Tukur Buratai, Chief of Army Staff
  • Nigerians call for arrest, prosecution of top security chiefs

By AYOOLA OLAOLUWA

Reactions have continued to trail the revelation that a Niger Republic businessman, Aboubakar Hima, defrauded the Federal Government in a multi-billion naira defence contract scam.

The Economic and Financial Crimes Commission (EFCC) had recently declared wanted the Nigerien citizen over a case of alleged criminal conspiracy, contract scam, misappropriation of public funds, money laundering and fraud to the tune of $394m, £9.9m and N369m.

Hima, who is the Chief Executive Officer of Societe D’Equipment Internationaux (SEI), is alleged to have received the sums for the purchase of equipment for the Nigerian Military.

According to the EFCC, there were discrepancies in the supply of the equipment. A source in the anti-corruption agency revealed that Hima failed to honour several invitations from the commission and has been evading investigation. After several failed attempts by the EFCC to track him down, he was subsequently declared wanted.

Another source in the EFCC revealed that five buildings belonging to the Nigerien, including those located in the chic

District of Maitama, Abuja, have been seized by the commission. He also disclosed that several bank accounts belonging to the businessman were also frozen.

The acting Head of Media and Publicity of the commission, Tony Orilade, who confirmed the story to Business Hallmark, said Hima is accused of a series of fraudulent transactions in the range of 394 million dollars, 9.9 million pounds and N369 million.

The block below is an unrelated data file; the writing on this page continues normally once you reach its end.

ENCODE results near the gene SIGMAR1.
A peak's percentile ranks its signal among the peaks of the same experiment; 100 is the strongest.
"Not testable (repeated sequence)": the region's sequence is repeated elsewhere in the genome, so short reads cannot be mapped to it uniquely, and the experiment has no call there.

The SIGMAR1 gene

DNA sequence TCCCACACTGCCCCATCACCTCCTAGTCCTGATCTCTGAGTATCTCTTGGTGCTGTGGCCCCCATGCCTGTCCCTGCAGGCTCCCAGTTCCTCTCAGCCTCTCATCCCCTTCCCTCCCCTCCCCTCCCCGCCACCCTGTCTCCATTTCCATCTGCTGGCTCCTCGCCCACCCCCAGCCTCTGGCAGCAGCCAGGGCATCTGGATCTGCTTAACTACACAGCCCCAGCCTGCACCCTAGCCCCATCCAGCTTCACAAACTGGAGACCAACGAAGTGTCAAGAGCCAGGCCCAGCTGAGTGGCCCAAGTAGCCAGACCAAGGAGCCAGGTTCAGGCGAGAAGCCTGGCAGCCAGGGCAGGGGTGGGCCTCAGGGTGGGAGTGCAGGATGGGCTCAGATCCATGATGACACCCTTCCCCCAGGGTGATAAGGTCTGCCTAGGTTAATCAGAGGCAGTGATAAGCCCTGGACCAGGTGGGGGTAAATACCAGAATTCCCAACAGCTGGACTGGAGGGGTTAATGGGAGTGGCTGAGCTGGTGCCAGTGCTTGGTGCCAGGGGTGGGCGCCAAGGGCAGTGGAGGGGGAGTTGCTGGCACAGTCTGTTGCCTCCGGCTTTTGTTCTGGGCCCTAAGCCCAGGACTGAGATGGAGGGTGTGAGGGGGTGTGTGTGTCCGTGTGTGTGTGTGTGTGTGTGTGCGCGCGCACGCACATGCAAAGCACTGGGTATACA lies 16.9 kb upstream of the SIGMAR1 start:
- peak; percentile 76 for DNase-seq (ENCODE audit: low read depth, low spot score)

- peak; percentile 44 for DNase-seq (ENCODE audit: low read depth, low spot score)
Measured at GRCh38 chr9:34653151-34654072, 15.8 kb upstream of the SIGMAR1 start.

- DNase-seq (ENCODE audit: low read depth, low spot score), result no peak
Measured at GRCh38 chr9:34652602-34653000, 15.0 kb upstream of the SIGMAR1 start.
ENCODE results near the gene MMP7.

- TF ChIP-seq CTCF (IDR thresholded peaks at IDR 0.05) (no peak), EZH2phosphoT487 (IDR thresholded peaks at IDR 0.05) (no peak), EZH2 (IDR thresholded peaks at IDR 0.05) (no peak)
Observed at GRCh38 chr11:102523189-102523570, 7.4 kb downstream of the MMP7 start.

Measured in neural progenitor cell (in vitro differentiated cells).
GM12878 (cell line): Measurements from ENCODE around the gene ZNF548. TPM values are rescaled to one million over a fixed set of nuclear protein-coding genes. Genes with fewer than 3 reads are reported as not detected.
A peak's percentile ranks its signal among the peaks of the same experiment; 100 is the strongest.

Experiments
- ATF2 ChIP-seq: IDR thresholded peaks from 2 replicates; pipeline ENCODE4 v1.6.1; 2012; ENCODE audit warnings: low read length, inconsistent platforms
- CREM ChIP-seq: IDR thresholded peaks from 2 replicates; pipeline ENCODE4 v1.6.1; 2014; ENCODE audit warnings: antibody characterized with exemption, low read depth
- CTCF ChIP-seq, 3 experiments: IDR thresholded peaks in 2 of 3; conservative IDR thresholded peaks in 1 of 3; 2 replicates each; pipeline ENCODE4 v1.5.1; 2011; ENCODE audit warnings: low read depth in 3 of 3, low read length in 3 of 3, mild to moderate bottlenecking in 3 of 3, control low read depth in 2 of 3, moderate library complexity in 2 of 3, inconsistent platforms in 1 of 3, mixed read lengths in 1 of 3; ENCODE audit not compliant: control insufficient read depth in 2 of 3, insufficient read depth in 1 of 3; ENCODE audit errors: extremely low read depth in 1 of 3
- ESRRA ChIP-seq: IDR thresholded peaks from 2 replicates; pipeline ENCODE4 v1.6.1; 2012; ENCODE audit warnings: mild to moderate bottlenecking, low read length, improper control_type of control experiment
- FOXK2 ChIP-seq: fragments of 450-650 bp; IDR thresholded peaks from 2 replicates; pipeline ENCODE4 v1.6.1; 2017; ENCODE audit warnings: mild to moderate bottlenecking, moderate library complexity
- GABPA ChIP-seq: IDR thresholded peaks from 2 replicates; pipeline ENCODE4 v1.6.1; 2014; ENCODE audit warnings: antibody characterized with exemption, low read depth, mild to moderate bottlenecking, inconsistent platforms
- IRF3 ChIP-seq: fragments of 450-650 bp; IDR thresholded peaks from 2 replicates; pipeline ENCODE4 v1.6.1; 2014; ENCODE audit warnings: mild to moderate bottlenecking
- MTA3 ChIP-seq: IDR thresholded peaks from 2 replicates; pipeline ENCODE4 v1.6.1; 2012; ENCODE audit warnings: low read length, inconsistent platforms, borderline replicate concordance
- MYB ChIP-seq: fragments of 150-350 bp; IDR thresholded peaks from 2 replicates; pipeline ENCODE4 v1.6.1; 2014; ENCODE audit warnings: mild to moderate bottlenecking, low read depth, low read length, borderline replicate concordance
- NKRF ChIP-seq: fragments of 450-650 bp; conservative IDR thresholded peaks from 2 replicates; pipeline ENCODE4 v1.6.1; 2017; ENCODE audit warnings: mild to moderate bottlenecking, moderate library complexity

“Aboubakar Hima is a 46-year old Nigerien citizen. He can speak Hausa and French languages fluently but has limited English proficiency. His last known apartment is Block A, Flat 3, No.5 Sapele Street, Garki II, Abuja”.

He appealed that anyone with useful information about Hima’s whereabouts should contact the commission through any of its offices nationwide, phone number 08093322644 or the nearest police station or offices of other security agencies.

Meanwhile, Nigerians have expressed shock and disbelief over the revelation that a non-Nigeria could have so brazenly carried out such monumental fraud and at such levels. According to Otunba Abiola Oloke, Director of Investment at GroFin, Nigerians should put the government under pressure to conclude the investigation and bring the entire matter to a logical end and not allow it to be swept under the carpet.

“If you, as a Nigerian want to supply pots and pans to IDP centres, the system will demand CAC registration, audited accounts, FIRS registration, PENCOM registration, NSITF, et cetera.

“But a Niger Republic citizen, whose company is not even registered in Nigeria, defrauded the Nigerian Military of those humongous amounts. Those involved should be prosecuted and made to return the loot”, he said.

Another respondent, Barrister Uchenna Leonard, a lawyer based in Lagos, said the revelation was not too surprising, bearing in mind the fact that numerous financial scandals have continued to plague the affairs of government under the present administration.

“Imagine that former President Goodluck Jonathan was harassed and called names for trying to purchase arms from the black market to prosecute the war against Boko Haram.